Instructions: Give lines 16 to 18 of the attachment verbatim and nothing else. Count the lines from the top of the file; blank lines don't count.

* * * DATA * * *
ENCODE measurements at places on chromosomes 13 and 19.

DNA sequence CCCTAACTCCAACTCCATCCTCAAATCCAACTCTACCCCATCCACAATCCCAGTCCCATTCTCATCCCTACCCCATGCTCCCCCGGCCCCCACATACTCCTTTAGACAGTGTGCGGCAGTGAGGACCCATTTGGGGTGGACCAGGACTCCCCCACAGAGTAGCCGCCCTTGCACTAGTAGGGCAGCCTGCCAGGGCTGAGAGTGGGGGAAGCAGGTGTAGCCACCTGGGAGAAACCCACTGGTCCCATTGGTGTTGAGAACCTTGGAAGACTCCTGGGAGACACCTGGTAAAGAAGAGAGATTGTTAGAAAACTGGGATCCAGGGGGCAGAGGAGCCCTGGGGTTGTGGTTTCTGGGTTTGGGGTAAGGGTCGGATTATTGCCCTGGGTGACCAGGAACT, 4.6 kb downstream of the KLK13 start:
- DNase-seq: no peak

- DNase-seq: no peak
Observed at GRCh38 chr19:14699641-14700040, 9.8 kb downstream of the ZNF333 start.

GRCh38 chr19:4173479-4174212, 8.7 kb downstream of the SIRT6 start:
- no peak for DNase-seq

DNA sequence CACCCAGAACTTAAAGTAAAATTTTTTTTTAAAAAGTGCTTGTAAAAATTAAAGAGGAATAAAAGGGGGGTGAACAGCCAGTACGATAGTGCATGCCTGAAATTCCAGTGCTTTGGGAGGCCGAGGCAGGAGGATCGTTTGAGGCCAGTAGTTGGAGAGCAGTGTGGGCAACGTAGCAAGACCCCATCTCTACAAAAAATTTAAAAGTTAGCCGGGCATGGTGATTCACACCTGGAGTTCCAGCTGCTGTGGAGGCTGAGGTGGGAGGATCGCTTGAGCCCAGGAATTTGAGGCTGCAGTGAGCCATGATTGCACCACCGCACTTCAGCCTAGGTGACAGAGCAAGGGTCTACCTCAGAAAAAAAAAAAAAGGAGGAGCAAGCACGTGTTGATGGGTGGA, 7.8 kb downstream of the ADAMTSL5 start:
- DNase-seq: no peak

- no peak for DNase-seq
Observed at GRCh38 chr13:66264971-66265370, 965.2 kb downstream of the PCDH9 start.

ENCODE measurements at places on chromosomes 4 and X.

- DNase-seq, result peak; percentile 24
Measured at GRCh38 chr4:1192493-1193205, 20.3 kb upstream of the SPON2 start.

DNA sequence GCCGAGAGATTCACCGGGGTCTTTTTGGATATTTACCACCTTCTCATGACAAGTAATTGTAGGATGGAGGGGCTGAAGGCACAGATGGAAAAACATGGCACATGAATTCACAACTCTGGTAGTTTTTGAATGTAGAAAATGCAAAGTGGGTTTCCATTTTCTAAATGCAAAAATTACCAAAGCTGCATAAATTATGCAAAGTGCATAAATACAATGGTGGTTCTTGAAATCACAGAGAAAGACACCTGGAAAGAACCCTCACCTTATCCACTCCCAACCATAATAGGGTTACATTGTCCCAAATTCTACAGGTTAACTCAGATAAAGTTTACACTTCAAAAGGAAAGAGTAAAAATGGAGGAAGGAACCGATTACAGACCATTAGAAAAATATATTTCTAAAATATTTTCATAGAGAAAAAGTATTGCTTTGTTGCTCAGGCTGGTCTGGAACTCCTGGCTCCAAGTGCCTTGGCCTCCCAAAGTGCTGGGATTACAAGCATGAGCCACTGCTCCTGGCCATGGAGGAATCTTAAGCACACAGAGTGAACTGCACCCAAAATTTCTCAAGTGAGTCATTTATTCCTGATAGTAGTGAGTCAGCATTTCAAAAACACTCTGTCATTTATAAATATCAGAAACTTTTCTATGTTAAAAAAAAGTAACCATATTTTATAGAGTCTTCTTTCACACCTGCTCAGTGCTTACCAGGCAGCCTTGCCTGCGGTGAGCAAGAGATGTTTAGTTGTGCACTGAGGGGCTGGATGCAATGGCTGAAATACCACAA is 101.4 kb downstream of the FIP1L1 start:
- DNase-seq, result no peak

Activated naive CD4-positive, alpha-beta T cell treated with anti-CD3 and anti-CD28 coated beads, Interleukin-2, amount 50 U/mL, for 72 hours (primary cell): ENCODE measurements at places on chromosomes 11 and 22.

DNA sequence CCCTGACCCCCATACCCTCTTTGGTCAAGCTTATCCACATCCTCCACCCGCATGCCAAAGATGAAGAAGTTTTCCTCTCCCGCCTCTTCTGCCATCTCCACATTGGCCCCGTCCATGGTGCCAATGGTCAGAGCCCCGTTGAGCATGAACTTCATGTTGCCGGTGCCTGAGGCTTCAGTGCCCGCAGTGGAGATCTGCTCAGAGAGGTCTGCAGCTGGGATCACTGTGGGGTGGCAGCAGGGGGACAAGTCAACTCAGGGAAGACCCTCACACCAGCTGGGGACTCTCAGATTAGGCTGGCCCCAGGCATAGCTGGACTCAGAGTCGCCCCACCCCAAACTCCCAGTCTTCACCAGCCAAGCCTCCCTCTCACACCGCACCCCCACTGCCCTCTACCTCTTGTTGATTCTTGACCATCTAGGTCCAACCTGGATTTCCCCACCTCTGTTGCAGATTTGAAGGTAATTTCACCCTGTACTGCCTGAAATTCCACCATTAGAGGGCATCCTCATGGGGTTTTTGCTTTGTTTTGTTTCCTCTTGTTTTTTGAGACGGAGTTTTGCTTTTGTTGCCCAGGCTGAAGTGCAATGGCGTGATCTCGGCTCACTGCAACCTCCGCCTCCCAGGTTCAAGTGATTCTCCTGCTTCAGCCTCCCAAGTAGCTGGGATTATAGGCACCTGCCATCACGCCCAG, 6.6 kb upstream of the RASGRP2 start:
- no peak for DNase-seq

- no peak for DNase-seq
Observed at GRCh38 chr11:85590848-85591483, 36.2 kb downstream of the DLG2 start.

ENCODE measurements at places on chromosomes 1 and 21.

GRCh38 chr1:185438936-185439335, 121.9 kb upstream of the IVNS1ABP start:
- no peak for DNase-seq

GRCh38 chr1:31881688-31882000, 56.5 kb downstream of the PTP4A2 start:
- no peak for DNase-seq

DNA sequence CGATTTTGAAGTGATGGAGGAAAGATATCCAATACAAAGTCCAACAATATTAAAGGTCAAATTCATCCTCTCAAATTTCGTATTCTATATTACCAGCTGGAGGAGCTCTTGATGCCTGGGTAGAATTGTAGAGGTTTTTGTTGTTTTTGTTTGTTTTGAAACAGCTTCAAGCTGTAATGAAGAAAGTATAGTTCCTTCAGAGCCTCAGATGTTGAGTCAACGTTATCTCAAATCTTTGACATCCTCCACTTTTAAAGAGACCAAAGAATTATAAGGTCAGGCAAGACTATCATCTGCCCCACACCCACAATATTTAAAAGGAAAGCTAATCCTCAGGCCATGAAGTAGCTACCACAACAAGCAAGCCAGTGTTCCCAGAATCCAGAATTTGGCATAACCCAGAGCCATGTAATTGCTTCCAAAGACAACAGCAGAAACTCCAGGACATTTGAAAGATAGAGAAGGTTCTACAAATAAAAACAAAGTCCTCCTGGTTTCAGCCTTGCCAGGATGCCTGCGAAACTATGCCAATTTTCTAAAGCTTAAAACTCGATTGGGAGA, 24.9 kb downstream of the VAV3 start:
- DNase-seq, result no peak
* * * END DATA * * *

- DNase-seq, result no peak

Activated naive CD4-positive, alpha-beta T cell treated with anti-CD3 and anti-CD28 coated beads, Interleukin-2, amount 50 U/mL, for 72 hours (primary cell): ENCODE measurements at places on chromosomes 11 and 22.

DNA sequence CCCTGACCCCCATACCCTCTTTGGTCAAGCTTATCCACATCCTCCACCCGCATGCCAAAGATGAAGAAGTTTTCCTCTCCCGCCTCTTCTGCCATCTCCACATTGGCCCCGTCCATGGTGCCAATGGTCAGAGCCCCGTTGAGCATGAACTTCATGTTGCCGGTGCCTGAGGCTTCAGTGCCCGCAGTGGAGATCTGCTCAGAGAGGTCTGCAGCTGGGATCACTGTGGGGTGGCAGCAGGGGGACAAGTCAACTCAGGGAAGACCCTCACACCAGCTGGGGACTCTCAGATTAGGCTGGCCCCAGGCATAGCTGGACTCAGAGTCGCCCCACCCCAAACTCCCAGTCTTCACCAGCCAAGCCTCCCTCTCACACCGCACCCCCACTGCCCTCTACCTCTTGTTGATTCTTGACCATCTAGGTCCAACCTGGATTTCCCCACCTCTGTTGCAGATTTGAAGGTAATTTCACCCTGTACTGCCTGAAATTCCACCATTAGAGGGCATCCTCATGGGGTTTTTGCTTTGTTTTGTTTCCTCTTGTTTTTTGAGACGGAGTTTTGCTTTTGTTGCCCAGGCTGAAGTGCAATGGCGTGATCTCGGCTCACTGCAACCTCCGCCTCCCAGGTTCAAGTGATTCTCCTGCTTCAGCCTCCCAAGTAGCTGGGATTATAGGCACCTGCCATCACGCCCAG, 6.6 kb upstream of the RASGRP2 start: